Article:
Collective labor conflicts are an inevitable part of organizational life. Tensions between the interests and rights of employees, management and owners, being shareholders or public agents, can easily escalate into destructive levels. For that reason, societies develop legal frameworks to regulate these conflicts. An important element in these regulations is the role of third parties in managing the conflict. In the traditional approach, parties go to court and make a claim towards the other, and the labor court has the final ruling. In the Australian case, the specific labor court decided that the Sydney transport’s announced strike was illegal. This leads to important considerations regarding the ongoing negotiations and the high societal costs, among others. Indeed, collective conflicts are frequently costly for organizations as well as for employees, but not less importantly, they can be costly for clients, users and society in general. The example of Lufthansa shows the impact of collective conflicts, not only for travelers, but also for other companies. Patients, students, clients or customers are not served, and communities can be disrupted. In that sense, labor conflicts can further escalate into societal conflicts. Although violence against people is less usual in most industrialized societies, injured and even dead people are not uncommon in labor and social conflicts in countries with a conflictive history and great power distance between companies and employees, for example in many South-American and African countries, including South-Africa (Medina, 2016).

Collective conflict management is a highly regulated process around the world. Most countries have labor laws, that defend the association of workers in unions, and in works councils, representing the employees in the organization. Furthermore, in a majority of countries around the world employees have the right to strike to defend mutual interests. However, in many countries, for example in France, the right to strike is limited or even absent for specific jobs which have high societal impact (such as the police or the military). As strikes and other collective actions have high costs, in many countries these actions are only legal when organized by official recognized organizations, such as unions. Furthermore, in some contexts strikes are only legitimate after serious attempts to negotiate and solve the conflict. Such attempts include negotiations and meetings guided by facilitators or mediators. Usually, parties have the option to go to court, however the judicial system is collapsed in some western countries, is costly for parties and government, and their decision might not solve the underlying issues. For this reason, states facilitate the use of mediation for managing labor conflicts.

The court in Sydney declared the strike by the train drivers illegitimate. The response from the union’s side was that the ruling marked “the death of the right to strike in Australia”. A rather dramatic statement, demonstrating that rhetoric is a key element in escalated conflict. It however also signals a global trend, where the role of unions is shifting (Euwema et al., 2015), and the amount of strikes is decreasing. Brown (2014) reports a strong decline in union membership in most countries over the past 30 years as well as a reduction of strikes. This can be explained by three major trends: the reduced power position of unions; new and more cooperative models of industrial relations; and new models of third party assistance, also aiming at the prevention of strikes. This is clearly demonstrated for example in the UK (Dix, & Barber, 2015; Dix, & Oxenbridge, 2004). In Spain some mediation systems were introduced during 1990’s decade as a mandatory procedure for collective conflicts, preemptive to strike announcements or the initiation of a court demand. This substantially reduced costs related to strikes (Martinez-Pecino, Munduate, Medina, & Euwema, 2008; Warneck, 2007) (Fig. 1.1).5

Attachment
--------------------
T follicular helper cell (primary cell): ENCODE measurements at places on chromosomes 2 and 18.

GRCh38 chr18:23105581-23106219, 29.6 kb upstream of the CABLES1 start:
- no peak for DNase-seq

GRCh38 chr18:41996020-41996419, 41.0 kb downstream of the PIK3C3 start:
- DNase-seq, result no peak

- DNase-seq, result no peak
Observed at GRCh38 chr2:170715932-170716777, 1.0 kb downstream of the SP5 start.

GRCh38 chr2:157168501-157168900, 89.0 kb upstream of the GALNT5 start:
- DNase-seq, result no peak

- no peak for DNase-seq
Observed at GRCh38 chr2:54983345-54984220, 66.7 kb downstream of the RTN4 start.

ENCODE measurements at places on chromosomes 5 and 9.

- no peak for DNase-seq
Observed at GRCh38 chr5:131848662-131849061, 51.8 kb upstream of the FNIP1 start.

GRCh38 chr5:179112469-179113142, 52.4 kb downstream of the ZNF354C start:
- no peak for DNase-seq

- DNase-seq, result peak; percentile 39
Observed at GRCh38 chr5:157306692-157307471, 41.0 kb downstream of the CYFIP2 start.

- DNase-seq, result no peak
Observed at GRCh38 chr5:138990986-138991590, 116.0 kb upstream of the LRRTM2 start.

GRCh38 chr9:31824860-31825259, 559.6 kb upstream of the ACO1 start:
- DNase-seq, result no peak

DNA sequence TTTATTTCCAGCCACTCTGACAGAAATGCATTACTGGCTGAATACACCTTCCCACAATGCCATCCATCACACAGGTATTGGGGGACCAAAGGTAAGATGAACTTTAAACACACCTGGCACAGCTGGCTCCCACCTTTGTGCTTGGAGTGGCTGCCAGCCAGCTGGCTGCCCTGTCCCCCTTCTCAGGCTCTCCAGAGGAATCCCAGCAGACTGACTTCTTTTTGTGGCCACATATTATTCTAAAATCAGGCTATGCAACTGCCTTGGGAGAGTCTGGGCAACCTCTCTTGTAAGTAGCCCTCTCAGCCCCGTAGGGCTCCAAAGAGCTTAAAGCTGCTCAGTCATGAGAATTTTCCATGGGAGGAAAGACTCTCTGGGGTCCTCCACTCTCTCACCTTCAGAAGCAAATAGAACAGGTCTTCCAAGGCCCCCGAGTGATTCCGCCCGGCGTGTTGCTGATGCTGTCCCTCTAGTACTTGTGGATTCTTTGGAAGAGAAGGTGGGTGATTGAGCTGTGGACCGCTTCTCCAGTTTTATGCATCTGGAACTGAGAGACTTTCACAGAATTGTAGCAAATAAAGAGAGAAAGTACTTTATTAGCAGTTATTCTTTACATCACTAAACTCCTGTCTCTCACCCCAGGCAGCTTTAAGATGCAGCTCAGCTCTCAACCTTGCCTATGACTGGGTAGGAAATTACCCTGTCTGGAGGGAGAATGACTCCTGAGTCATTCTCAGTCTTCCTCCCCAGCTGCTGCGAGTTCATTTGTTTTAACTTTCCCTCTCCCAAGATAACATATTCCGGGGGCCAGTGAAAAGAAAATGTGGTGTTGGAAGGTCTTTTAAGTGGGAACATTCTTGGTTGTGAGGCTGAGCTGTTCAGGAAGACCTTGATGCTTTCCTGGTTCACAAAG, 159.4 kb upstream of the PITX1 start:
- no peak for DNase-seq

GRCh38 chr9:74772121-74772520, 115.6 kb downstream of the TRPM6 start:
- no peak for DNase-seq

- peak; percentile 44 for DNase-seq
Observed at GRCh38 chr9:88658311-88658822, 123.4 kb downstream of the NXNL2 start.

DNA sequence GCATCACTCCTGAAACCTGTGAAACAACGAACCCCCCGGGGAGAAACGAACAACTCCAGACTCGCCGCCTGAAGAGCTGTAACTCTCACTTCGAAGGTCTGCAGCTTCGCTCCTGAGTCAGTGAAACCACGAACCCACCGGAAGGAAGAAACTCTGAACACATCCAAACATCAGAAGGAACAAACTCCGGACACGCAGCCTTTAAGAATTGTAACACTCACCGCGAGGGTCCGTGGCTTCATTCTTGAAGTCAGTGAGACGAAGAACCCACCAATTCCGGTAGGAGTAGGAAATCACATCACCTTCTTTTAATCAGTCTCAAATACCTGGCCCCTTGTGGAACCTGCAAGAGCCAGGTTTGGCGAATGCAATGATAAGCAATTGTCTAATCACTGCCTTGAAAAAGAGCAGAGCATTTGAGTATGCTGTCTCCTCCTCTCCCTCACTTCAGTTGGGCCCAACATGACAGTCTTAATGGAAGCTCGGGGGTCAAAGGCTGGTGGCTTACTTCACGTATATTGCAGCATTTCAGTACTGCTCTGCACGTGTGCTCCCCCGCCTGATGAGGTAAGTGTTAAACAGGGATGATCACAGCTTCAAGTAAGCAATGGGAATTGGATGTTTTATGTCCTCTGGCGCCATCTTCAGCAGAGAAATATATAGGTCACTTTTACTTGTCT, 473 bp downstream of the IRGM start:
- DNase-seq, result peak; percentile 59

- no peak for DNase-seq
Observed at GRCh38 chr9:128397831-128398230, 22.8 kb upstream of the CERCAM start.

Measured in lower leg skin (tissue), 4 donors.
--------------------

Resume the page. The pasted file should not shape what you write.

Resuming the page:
Fig. 1.1

Average amount of days not worked between 2000–2016 in European countries. Source https://www.etui.org/Services/Strikes-Map-of-Europe (At the Etui website following this link more detailed information for each country and year is available.)

In most countries nowadays, also arbitration, conciliation and mediation are part of national conflict management systems, previous to the judicial court. According to Brown (2014), there is a global trend towards greater use of Alternative Dispute Resolution systems (ADR), where parties are assisted to come to an agreement, as alternative to the judicial system.

Brown (2014) argues that governments—inside and outside of the European Union—have promoted the creation of quasi-judicial processes, by the mean of institutions that offer conciliation or mediation which facilitate the resolution of these collective conflicts previous to strike. The most notable differences refer to the extent to which they can be considered judiciary as opposed to carried out by non-legal specialists. Despite the different economic and political backgrounds of each country, there are some important commonalities, especially during recent years (Valdés Dal-Ré, 2003). For example, countries which were at some point in time very judicial, such as Spain, are becoming less so. Likewise, systems which relied more on voluntary approaches such as Britain are increasing the regulation of collective disputes. A notable trend in European countries is the preference for voluntary approaches, as encouraged also by the European Commission in the year 2000. We can see a spread of voluntary conciliation, mediation and arbitration procedures for dispute resolution, due in part to the lower costs and fast resolutions that these practices often achieve, and the building, restoration and maintenance of relations between the parties on the long run.